Looking at all the new bikes being released for 2014 you’d think that the naked bike is replacing the supersport as the next high-performance motorcycle. It would make sense when taking into account the outrageous insurance premiums we pay for that sporty bodywork.
Take, for example, the 2014 BMW S1000R. BMW stripped one R from the S1000RR supersport, and a bunch of the bodywork, but the performance and handling have remained mostly intact. I say mostly because as is usually the case when a manufacturer introduces a naked bike based on one of its existing supersport machines, the engine is retuned for more midrange power, which means less peak horsepower.
BMW has done this with the R, reducing the 999 cc inline four’s output to 160 hp from the 193 in the RR. Peak horsepower arrives at 11,000 rpm, 2,000 revs lower than on the RR, and peak torque is the same, at 83 lb-ft, though it peaks 500 rpm lower at 9,250, with more than 60 lb-ft available from 3,000 rpm, compared to about 45 lb-ft at the same rpm for the RR.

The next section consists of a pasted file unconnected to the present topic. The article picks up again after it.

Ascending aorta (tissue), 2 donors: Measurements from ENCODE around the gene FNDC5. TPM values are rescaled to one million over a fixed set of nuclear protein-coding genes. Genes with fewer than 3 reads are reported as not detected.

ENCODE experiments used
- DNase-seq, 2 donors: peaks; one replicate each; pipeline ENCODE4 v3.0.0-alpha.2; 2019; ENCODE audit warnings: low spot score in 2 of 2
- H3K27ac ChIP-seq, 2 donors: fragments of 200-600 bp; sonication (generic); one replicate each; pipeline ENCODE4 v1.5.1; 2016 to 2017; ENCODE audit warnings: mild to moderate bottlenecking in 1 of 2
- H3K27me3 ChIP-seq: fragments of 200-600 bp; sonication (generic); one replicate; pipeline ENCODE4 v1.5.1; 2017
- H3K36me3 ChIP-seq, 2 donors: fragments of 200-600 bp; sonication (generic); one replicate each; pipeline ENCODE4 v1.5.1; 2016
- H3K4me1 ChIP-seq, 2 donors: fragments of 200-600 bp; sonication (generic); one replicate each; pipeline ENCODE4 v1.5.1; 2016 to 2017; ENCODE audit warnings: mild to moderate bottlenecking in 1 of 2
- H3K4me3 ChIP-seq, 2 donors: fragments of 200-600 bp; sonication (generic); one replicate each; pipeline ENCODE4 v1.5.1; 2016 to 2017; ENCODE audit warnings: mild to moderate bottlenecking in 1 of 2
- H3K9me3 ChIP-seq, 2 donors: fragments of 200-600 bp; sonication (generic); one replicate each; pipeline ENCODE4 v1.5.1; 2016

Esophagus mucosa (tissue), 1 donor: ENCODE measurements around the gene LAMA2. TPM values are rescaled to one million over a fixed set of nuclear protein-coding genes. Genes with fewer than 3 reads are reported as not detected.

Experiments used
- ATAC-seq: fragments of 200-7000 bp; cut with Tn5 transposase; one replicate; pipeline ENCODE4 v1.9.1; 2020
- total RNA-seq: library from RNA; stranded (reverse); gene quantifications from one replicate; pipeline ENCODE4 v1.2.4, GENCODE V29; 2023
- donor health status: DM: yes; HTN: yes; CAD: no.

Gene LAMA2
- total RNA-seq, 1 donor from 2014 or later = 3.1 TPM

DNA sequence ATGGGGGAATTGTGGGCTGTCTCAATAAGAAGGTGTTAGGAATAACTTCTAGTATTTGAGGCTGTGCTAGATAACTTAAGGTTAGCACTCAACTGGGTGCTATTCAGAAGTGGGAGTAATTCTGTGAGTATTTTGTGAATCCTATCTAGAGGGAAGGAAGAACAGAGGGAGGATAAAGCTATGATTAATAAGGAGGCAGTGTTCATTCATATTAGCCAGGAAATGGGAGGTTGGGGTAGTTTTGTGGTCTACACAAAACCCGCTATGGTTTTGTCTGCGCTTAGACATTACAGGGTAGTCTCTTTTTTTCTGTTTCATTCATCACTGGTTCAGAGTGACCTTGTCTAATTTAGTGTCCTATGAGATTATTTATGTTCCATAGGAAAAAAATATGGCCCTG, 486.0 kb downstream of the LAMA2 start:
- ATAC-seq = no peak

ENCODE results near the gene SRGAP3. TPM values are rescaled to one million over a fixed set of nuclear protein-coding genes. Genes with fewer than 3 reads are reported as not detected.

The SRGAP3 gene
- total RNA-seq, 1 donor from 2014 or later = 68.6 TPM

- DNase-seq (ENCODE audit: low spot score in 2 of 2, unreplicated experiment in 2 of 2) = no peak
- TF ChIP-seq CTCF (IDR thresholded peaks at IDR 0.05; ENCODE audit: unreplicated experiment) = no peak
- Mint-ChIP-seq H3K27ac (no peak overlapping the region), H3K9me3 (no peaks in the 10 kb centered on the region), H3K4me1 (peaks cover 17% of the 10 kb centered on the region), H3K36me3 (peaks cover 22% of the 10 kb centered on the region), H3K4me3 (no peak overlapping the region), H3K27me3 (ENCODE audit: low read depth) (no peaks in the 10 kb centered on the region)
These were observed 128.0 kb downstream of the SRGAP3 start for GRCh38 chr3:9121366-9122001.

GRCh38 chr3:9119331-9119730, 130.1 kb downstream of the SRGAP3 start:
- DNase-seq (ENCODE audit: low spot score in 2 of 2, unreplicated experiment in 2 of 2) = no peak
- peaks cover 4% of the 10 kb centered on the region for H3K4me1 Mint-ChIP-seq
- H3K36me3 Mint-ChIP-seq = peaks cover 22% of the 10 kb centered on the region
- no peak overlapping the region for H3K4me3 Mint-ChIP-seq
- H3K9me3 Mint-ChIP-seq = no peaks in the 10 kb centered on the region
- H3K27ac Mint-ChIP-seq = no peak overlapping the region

That’s all that has been done to the engine, however, as gear ratios are the same as on the RR, as is the final drive ratio. The maker claims engineers were looking to “provide punchy response all the way through the rpm range.” As if the RR weren’t “punchy” enough.
All of the racy RR electronics are available on the naked R, including adjustable DTC (Dynamic Traction Control), ASC (Automatic Stability Control), Race ABS, and selectable Ride modes, including Rain, Road, Dynamic and Dynamic Plus.
Also available as an option is DDC (Dynamic Damping Control) electronically adjustable, active suspension that uses sensors and adapts to the riding conditions. It was first used in the HP4 and works in conjunction with the ride modes.
Chassis specs have been tweaked to “increase traction and stability.” In other words, handling will be a tiny bit more relaxed. Rake has been increased by .8 degrees to 24.4, trail has been increased by 5 mm to 98.5 and wheelbase has been stretched by 22 mm to 1,439 mm. A steering damper is standard. Wet weight is 207 kg, half a kilo more than the Race-ABS-equipped RR.
The S1000R will be available early next year for an MSRP of $14,700. It’ll also be at all the Canadian MMIC shows. Oh, and CMG will be attending the launch in early December.
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